Photo by Alice Donovan Rouse

Not a thorough post… more like sticky notes…

  1. Growing from 100 to 150 still feels like a slog
  2. When you’re near 200, going beyond feels really fast
  3. Growing to 350 feels like a lot of work
  4. Growing 50–100 users per week is doable provided you post regularly
  5. At 150 followers, you’ll start getting bombarded with tons of spam messages
  6. Growing at a good clip means at least 10–15 posts a day
  7. Posting fewer than 10 posts will lead to a net negative
  8. Posting more than 20–30 posts a day will yield…

A couple of years ago, I built an online marketplace for musicians. It went so great, it wouldn’t even cover my server costs. Awesomesauce. If I had to do a post-mortem of the now-defunct service, there were several red flags, where an older me would’ve said, “hey, you need to fix X, Y and Z if you want this to take off.”

Perhaps, the easiest starting point and the biggest red flag is that I had trouble explaining exactly what it did. A common trait I’ve noticed with other developers/designers is that, once we put on our hats, we get…

The other day, I was trying to figure out why I’ve had so much cognitive dissonance in my head, regarding some of the features I’ve built for one of my side projects. In fact, I even started this post several days ago and had to go back to it, because I didn’t like the original title — “Removing Features You Love”. Having watched an episode in Comedians In Cars Getting Coffee, Hasan Minhaj put it more succinctly, saying that one of the most difficult things to do when creating your comedy routine is to “cut what you love”.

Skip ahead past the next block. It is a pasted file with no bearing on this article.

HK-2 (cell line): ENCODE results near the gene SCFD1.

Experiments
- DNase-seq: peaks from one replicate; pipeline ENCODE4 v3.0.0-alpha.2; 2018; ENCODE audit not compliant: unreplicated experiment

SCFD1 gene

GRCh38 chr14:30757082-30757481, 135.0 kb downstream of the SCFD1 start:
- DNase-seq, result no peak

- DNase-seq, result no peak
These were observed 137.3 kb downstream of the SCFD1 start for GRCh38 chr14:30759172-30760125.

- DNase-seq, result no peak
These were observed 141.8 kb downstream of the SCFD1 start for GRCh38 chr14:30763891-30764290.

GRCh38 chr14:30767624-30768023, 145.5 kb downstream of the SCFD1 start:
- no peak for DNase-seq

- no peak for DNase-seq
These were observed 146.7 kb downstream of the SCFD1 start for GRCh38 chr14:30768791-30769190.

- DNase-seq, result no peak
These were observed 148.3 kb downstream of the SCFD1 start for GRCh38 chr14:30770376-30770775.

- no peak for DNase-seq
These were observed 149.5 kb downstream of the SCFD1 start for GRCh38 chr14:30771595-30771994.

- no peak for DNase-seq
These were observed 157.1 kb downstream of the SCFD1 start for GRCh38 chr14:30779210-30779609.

I’ve spent…

There was a time early on in my career when I’d do anything to get shit done. That would include working insane hours, late nights and weekends. I’d get massive kudos and, for a while, that’d be good enough. Bonuses would help, later, until they didn’t.

It took me a good amount of time to learn how to say “no” in different ways without sounding less like a pessimist and more like a realist. Moving target dates = no bueno. But I didn’t learn this life lesson gradually. …

As I’ve hunkered down to spit out a few posts, what I’ve come to notice is that with each post, it gets easier and quicker. It feels like riding a bike, which you haven’t ridden in a long time. It’s a little uncomfortable, at first, but then inevitably your muscle memory kicks in, balancing becomes easier, and soon you’re unaware that it’s been a while since you last rode that bike.

Figuring out your commitment level to your thing (whatever it may be) is an experimental process. Originally, I started out with committing to three posts a week. Several weeks…

For the most part, and backed by no data whatsoever, I think a good amount of folks juggle multiple things at a time, with each moving piece reaching its milestone and/or finish line one parallel to the other. I’ve referred this to the Gantt Chart of Life in previous posts, but thought of another way to capture it in writing — “in aggregate”.